Testaverde quickly became "Vincent Priceless" and "Vinny Trophyverde," with such nifty '85 feats as:
•Completing 216 passes in 352 attempts (61.4%) for 3,238 yards and 21 touchdowns.
•Averaging more than 35 yards per scoring pass.
•Throwing 116 passes without an interception to match the school record set by the fabled George (Matador) Mira in 1963.
•Establishing Hurricane marks for longest touchdown pass (88 yards) and most 200-yard-passing games in a season (all of them: 11 regular-season outings plus the 35-7 Sugar Bowl upset loss to Tennessee).
Miami coach Jimmy Johnson's penchant for running numbers up the flagpole and leaving his meal tickets in to share the sumptuous feasts should not gainsay Testaverde's humongous statistics. "Hey, it's not like the guy has played four years," says Johnson. "Vinny's practically a rookie. He's still learning, and I'm going to give him his minutes." Against four biggies—Oklahoma, Florida State, Maryland and Notre Dame—in '85, Testaverde had nine touchdown passes and only one interception.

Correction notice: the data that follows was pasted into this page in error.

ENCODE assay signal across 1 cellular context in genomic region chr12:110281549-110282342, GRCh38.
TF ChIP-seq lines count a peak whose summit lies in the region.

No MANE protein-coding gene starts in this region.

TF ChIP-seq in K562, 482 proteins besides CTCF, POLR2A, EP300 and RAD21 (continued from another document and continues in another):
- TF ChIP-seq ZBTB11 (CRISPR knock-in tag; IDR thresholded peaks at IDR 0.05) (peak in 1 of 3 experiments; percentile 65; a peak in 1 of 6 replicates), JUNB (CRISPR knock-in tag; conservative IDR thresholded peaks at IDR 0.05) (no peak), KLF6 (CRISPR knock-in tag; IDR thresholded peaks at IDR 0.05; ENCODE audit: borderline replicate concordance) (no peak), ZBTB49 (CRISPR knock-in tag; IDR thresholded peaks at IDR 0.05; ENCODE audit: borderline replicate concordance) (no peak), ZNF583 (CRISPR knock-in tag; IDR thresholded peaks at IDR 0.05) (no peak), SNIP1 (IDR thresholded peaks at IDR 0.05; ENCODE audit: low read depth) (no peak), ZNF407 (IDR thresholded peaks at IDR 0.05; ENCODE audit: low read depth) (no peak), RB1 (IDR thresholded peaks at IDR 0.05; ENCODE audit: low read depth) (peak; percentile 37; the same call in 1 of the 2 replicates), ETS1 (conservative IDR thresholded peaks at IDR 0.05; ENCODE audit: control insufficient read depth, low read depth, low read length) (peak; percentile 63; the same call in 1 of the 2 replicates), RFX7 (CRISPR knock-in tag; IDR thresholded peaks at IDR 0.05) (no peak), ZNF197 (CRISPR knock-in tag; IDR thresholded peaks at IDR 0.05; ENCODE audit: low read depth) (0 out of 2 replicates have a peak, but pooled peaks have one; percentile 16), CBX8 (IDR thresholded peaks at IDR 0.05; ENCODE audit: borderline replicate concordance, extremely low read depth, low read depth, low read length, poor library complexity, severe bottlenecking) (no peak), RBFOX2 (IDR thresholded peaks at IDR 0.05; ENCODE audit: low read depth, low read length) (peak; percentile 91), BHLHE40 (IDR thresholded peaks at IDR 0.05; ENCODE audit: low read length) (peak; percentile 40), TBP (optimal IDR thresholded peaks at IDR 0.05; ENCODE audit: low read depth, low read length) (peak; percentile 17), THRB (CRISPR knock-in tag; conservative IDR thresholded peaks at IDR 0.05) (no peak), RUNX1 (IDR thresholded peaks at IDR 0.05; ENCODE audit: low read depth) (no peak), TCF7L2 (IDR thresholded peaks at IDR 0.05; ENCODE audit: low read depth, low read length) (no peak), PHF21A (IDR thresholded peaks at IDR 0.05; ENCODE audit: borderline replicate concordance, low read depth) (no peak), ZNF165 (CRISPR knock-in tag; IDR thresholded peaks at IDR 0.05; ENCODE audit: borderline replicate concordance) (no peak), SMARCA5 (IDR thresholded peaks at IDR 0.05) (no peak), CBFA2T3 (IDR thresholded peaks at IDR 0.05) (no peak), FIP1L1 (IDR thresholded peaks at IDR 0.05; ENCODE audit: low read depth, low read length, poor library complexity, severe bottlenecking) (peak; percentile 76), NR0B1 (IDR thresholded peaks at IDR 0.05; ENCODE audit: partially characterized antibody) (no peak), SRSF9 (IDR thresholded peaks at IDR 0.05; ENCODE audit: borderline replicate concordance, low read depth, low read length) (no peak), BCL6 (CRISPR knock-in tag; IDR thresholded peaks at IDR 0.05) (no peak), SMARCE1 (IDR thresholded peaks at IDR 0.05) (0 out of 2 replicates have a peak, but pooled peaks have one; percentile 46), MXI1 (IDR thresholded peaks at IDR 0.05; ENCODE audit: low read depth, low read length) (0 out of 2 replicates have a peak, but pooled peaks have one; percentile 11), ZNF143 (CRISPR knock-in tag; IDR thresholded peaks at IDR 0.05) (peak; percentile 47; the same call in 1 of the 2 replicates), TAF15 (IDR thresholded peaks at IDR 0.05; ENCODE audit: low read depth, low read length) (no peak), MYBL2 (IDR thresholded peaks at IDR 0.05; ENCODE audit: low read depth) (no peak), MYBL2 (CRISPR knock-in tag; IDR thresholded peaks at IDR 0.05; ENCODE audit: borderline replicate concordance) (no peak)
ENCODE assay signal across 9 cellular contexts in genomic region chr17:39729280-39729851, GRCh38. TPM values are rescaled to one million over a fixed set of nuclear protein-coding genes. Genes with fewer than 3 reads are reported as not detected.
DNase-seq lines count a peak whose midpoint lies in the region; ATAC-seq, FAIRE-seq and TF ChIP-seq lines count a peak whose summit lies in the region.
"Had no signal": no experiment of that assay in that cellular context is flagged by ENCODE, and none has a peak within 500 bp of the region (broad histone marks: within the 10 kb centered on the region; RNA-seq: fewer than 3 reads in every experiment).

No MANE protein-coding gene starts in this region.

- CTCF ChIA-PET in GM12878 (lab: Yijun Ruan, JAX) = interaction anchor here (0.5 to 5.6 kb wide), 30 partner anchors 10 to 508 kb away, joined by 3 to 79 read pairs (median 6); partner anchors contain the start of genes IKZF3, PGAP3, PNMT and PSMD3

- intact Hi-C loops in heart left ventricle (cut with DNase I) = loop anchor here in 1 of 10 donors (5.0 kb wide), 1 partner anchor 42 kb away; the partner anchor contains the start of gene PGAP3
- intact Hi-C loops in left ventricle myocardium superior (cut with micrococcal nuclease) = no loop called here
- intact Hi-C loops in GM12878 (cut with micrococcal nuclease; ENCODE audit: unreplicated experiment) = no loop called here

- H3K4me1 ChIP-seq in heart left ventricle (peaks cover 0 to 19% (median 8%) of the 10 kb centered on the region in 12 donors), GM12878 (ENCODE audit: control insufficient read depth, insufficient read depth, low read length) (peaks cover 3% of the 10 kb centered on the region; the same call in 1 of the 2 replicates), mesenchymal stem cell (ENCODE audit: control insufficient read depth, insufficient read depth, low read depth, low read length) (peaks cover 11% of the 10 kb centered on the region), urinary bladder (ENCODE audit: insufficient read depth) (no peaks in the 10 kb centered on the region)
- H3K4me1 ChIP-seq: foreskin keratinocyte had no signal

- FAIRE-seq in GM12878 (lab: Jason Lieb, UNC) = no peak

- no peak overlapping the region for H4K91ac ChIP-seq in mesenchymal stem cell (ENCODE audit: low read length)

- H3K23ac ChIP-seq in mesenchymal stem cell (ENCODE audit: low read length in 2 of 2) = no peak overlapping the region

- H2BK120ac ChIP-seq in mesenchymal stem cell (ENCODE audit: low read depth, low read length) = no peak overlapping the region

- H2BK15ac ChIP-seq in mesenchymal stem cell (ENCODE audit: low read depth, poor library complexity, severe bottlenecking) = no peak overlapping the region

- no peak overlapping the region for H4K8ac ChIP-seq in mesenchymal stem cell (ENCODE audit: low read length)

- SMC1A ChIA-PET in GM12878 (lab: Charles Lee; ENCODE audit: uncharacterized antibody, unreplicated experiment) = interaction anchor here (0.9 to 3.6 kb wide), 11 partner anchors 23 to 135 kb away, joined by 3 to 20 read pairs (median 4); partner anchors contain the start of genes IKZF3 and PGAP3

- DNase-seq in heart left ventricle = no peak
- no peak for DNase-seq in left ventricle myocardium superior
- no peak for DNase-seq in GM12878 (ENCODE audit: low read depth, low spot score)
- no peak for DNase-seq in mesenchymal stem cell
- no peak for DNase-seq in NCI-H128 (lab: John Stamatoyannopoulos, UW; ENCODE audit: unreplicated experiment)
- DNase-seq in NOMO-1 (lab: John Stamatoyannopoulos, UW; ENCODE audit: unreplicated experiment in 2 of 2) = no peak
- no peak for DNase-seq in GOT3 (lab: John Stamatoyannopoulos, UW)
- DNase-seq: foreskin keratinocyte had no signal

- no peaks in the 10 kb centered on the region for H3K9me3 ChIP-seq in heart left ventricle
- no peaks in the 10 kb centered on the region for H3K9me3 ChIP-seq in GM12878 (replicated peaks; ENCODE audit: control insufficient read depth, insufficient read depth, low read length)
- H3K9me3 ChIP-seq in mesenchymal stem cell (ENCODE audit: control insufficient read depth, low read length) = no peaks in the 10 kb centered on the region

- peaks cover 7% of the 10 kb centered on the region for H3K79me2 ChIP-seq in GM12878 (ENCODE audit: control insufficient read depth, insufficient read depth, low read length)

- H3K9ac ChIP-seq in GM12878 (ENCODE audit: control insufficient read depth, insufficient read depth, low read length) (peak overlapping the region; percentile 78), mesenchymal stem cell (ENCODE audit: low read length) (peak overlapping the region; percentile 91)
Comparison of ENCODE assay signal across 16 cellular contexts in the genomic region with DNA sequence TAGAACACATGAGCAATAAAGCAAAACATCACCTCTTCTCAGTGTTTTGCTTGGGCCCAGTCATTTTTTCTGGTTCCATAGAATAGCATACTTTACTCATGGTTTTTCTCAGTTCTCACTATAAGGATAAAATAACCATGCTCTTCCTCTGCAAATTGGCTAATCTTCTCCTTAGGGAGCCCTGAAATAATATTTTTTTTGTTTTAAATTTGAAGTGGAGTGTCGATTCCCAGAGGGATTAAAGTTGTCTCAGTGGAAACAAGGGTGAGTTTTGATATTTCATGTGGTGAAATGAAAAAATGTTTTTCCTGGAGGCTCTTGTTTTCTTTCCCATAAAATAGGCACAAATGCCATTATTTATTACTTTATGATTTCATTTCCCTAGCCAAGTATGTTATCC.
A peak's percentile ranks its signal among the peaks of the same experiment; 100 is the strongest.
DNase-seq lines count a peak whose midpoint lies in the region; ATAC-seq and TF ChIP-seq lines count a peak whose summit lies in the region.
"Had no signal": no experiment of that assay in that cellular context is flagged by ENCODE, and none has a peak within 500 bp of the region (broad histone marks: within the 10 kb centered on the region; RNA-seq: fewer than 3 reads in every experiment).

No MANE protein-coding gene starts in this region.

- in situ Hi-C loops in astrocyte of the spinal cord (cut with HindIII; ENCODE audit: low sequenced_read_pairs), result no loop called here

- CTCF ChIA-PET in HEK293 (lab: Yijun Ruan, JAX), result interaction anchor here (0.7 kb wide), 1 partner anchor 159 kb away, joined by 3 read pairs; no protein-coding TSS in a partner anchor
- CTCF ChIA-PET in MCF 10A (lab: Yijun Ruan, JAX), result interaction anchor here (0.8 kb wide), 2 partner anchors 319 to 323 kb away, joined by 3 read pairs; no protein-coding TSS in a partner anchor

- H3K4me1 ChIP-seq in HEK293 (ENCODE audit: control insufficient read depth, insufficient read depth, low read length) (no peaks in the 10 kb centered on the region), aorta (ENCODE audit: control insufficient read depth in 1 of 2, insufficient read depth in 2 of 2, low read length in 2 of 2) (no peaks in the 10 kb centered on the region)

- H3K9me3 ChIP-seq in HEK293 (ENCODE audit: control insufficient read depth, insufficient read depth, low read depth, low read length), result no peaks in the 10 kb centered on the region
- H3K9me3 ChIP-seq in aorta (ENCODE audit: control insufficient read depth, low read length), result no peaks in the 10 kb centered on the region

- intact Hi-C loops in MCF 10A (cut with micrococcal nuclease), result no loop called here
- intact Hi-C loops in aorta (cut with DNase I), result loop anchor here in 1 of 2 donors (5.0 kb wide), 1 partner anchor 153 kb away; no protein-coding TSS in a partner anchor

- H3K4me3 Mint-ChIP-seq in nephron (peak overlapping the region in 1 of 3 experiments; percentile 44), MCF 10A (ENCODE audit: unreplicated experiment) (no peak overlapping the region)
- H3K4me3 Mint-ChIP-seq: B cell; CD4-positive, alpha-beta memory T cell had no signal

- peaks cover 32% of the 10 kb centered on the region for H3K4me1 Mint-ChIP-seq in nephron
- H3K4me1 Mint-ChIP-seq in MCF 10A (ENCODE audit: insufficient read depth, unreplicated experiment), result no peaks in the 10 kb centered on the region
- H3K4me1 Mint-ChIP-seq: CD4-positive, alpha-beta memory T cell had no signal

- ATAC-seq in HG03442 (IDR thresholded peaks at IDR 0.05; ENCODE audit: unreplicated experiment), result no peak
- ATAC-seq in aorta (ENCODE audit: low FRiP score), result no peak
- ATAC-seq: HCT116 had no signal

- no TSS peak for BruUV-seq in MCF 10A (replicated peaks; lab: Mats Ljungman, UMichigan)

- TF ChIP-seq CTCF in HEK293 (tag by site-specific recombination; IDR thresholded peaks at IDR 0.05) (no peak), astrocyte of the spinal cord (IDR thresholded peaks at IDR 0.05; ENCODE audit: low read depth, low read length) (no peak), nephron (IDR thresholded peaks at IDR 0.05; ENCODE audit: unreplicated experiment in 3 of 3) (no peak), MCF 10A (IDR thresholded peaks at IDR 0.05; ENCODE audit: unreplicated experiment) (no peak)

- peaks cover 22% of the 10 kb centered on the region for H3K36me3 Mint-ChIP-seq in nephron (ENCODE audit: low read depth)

In five victories this season, Testaverde has converted 78 of 126 passes (62%) for 1,193 yards and 12 TDs, and the No. 1 Hurricanes haven't even rung up a 67-pointer yet. Equally impressive, in the only game in which he has not passed for more than 200 yards, a 23-15 defeat of archrival Florida last month, Testaverde had a nasty case of the flu. Still, he completed a breathtaking 50-yard pass on third-and-24 from the Hurricane 17 to break the Gators' momentum in the closing minutes.
As jurisprudential briefcases continue to suggest, discipline must be an elective at Miami. However, Testaverde has never had a difficult time keeping his considerable nose squeaky clean. (The Shnoz Club, he calls the prominent organization to which he belongs.) Goodness knows, goodness is what Testaverde has always been about. He doesn't smoke or drink, and he abhors the slightest profanity in the presence of women. His housemates' gravest complaint is that he leaves out the Chips Ahoy cookie bag when he turns off the TV at night.